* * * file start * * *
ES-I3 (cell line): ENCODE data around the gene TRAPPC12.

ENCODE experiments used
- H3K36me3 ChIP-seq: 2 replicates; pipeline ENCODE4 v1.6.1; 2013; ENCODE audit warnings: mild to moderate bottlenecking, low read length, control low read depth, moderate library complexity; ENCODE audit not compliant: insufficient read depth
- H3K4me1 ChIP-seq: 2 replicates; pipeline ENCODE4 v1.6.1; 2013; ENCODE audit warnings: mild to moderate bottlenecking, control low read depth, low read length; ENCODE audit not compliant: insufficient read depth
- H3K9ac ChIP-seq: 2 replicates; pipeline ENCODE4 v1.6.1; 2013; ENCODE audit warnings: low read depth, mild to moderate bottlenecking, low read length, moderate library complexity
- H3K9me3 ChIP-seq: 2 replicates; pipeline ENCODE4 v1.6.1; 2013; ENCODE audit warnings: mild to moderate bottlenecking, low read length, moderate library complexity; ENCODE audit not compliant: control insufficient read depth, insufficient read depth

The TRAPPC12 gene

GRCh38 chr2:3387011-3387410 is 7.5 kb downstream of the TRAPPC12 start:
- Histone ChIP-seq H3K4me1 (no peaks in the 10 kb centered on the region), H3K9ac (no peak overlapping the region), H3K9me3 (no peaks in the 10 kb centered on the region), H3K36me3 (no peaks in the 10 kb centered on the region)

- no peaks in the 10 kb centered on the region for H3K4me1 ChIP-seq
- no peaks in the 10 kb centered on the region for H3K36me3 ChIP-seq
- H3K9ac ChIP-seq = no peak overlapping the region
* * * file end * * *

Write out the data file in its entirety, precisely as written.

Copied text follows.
ES-I3 (cell line): ENCODE data around the gene TRAPPC12.

ENCODE experiments used
- H3K36me3 ChIP-seq: 2 replicates; pipeline ENCODE4 v1.6.1; 2013; ENCODE audit warnings: mild to moderate bottlenecking, low read length, control low read depth, moderate library complexity; ENCODE audit not compliant: insufficient read depth
- H3K4me1 ChIP-seq: 2 replicates; pipeline ENCODE4 v1.6.1; 2013; ENCODE audit warnings: mild to moderate bottlenecking, control low read depth, low read length; ENCODE audit not compliant: insufficient read depth
- H3K9ac ChIP-seq: 2 replicates; pipeline ENCODE4 v1.6.1; 2013; ENCODE audit warnings: low read depth, mild to moderate bottlenecking, low read length, moderate library complexity
- H3K9me3 ChIP-seq: 2 replicates; pipeline ENCODE4 v1.6.1; 2013; ENCODE audit warnings: mild to moderate bottlenecking, low read length, moderate library complexity; ENCODE audit not compliant: control insufficient read depth, insufficient read depth

The TRAPPC12 gene

GRCh38 chr2:3387011-3387410 is 7.5 kb downstream of the TRAPPC12 start:
- Histone ChIP-seq H3K4me1 (no peaks in the 10 kb centered on the region), H3K9ac (no peak overlapping the region), H3K9me3 (no peaks in the 10 kb centered on the region), H3K36me3 (no peaks in the 10 kb centered on the region)

- no peaks in the 10 kb centered on the region for H3K4me1 ChIP-seq
- no peaks in the 10 kb centered on the region for H3K36me3 ChIP-seq
- H3K9ac ChIP-seq = no peak overlapping the region